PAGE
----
Also, I suppose that since Jews and Zionism are two of the most interesting and important topics in my politics, then examples of (whatever) involving Jews quickly come to my mind.

The main issue of the thread was (is there any pre-wired information in the human brain that most of us would probably normally expect to be learned info rather than pre-wired?).
So, apparently you think that "enjoy[ing] dealing with abstract issues" is either: 1 An environmentally acquired taste, or 2 A simple result of being smart
I claim that it's genetic because some smart people I have known seem to have not much interest in "abstract issues". They would rather fix the lawnmower, or repave the driveway, or something.... go camping maybe.
You would probably say: "That's an environmentally acquired taste." I would say: "What the hell makes you think that, you pompous ass?" You would say: "Anyone with any common sense, would take that as their opening position unless some good evidence could be given to refute the common sense position." I would say: "It's been my experience. I don't make a scientific study of every single interesting question that comes up. I don't have that much time to waste. The singularity is coming." You would say "What's the singularity?" I would say " Search Google, vernor vinge' and hans moravec'. I'm busy. I have to go now."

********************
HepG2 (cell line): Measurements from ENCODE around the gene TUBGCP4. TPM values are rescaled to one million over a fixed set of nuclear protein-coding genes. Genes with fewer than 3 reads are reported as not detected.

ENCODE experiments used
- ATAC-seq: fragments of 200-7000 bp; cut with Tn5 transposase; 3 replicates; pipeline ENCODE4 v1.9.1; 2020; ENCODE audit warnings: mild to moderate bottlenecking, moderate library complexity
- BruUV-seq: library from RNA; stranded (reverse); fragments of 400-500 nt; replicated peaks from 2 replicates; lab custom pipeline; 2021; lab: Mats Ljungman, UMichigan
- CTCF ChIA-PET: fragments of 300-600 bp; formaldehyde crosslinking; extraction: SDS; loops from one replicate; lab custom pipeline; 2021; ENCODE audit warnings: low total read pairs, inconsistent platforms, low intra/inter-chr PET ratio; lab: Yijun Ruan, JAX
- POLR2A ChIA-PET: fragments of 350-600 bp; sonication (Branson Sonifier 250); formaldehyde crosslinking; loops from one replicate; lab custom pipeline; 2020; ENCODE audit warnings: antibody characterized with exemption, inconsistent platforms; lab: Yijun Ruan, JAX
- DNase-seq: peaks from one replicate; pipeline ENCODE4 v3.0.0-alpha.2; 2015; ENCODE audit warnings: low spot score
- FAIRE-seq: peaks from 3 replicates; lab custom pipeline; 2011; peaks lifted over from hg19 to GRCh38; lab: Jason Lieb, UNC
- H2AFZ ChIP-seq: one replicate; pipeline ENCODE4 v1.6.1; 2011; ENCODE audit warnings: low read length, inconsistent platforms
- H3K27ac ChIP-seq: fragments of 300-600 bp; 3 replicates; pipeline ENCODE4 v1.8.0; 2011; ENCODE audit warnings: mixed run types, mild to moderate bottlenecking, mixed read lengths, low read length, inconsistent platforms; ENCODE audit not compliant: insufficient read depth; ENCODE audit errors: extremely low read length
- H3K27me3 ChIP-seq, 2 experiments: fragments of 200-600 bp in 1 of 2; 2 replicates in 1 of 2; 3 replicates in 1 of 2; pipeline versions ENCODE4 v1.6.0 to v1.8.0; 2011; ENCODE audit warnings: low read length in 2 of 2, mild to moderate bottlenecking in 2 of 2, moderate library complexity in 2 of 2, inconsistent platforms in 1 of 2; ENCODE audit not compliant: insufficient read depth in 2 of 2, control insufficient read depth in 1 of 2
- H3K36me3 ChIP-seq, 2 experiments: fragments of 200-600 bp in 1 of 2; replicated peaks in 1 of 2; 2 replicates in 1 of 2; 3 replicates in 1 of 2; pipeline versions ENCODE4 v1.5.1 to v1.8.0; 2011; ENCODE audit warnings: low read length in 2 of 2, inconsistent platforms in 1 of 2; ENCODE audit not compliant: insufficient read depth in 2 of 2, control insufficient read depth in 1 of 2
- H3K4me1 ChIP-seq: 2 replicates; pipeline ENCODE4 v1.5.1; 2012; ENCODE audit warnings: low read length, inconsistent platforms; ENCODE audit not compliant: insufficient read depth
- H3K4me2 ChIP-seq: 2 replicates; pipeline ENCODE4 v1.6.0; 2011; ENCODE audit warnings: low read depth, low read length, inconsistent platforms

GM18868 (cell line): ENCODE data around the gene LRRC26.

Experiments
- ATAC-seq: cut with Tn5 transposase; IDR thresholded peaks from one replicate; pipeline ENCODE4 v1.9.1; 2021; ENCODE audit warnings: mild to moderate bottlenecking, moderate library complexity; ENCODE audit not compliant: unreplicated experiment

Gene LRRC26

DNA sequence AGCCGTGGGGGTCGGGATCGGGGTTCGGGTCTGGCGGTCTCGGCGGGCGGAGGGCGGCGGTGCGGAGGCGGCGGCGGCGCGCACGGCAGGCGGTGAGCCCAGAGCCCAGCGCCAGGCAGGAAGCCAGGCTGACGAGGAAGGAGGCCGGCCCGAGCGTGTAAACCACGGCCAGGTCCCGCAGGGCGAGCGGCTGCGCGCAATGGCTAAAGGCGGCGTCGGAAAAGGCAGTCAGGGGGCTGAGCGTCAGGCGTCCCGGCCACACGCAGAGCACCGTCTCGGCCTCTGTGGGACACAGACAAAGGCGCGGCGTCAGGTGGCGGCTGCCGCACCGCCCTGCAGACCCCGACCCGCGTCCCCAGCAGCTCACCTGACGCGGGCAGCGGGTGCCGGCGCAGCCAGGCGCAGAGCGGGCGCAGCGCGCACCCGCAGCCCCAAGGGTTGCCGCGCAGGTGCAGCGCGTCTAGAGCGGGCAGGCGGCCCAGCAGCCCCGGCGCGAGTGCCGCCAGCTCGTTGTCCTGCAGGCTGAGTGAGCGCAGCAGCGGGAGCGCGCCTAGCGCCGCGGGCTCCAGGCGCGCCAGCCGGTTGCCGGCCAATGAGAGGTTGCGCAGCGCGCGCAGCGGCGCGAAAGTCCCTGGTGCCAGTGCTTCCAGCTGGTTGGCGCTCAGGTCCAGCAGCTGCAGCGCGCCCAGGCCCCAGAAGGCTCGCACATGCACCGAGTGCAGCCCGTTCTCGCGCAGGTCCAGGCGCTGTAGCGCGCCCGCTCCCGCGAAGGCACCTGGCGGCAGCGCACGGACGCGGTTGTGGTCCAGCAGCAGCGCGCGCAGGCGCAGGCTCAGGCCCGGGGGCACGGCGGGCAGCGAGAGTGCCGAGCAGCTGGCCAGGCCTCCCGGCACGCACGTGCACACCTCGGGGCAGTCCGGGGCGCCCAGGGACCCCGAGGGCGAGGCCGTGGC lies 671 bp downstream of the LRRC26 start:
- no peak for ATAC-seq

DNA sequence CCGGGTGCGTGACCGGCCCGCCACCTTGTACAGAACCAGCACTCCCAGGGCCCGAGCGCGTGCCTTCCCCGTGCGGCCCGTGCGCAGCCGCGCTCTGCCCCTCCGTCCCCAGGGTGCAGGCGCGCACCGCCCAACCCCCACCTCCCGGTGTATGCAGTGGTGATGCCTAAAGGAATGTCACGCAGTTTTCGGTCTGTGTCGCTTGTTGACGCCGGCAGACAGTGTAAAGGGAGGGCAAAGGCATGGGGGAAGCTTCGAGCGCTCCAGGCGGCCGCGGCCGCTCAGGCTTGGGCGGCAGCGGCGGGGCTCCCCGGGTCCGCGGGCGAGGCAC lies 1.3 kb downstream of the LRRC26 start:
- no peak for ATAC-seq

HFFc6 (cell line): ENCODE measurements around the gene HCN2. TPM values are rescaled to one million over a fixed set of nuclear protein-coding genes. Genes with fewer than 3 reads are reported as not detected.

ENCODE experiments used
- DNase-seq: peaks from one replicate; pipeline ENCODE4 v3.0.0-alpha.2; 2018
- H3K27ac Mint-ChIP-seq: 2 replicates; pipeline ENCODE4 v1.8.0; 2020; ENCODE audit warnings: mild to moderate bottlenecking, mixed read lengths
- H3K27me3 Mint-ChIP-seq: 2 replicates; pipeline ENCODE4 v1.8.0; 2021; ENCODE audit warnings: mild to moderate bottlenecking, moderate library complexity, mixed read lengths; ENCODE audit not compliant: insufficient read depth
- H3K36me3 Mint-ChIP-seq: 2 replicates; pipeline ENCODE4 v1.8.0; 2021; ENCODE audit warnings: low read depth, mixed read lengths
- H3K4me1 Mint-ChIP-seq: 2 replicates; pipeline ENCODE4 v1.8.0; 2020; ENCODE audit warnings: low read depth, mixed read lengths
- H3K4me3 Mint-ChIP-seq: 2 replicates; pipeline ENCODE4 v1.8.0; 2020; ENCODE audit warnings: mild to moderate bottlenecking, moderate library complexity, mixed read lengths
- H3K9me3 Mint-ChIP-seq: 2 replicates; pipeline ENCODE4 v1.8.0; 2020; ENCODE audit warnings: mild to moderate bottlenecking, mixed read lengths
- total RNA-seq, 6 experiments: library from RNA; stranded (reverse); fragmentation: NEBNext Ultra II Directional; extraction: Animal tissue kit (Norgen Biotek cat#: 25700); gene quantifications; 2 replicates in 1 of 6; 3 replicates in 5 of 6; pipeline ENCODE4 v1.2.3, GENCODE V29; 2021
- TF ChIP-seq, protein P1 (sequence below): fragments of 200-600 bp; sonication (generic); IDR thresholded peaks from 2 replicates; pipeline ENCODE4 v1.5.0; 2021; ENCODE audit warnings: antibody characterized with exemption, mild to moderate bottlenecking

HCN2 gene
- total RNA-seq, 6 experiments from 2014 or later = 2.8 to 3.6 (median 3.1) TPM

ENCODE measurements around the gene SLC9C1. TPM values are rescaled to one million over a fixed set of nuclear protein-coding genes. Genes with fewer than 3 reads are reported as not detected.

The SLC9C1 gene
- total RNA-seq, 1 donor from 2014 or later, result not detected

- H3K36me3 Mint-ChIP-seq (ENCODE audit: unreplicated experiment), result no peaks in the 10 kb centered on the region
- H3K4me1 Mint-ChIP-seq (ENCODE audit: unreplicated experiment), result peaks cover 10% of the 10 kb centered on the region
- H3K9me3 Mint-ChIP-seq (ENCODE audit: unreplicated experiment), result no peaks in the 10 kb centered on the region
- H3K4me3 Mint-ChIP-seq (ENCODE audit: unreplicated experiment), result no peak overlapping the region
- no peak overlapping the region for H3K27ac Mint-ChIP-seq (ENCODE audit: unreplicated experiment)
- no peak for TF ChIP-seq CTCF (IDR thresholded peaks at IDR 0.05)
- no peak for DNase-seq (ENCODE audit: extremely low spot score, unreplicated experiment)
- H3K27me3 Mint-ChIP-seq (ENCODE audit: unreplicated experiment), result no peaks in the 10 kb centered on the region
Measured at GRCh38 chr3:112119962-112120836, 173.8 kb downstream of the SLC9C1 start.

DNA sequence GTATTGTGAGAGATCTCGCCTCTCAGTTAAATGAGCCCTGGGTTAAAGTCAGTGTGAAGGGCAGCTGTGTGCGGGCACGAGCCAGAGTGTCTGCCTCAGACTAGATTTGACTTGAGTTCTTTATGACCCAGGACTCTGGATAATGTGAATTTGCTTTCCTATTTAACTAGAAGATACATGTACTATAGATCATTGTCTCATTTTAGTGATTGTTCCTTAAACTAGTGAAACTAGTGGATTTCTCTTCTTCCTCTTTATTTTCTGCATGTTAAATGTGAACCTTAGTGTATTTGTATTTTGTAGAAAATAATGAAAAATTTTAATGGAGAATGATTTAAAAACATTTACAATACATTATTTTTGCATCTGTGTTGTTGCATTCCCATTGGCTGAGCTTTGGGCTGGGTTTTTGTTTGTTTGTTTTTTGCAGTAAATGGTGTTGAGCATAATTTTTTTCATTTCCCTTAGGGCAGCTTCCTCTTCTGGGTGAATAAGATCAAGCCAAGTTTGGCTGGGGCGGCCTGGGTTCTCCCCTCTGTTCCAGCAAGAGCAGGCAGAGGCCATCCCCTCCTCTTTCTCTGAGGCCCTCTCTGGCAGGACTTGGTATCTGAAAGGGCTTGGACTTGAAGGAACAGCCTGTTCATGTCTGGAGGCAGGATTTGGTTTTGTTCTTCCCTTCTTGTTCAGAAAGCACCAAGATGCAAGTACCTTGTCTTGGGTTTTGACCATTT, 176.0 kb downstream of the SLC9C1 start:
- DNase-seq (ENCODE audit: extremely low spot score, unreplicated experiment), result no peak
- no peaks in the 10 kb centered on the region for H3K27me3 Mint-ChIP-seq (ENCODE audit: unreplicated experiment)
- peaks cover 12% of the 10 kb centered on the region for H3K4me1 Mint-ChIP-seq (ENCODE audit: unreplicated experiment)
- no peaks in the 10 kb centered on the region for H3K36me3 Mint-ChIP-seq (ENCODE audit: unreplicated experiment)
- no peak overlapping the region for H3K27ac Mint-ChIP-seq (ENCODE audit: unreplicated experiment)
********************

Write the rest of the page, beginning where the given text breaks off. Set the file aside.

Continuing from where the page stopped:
- karen715j

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This is amazing. You put words in my mouth setting up a strawman argument (just like Aardvark owners do) when you have no idea (never having asked) of my actual position, then you call me a name, then you asume that I am unaware of the sigularity theory (Arrdvarks are as a rule unaware of the sigularity theory, BTW) all in one post. Now THAT'S entertainment!
Let me know if you ever wish to discuss my actual opinions rather than making up things and putting them in my mouth.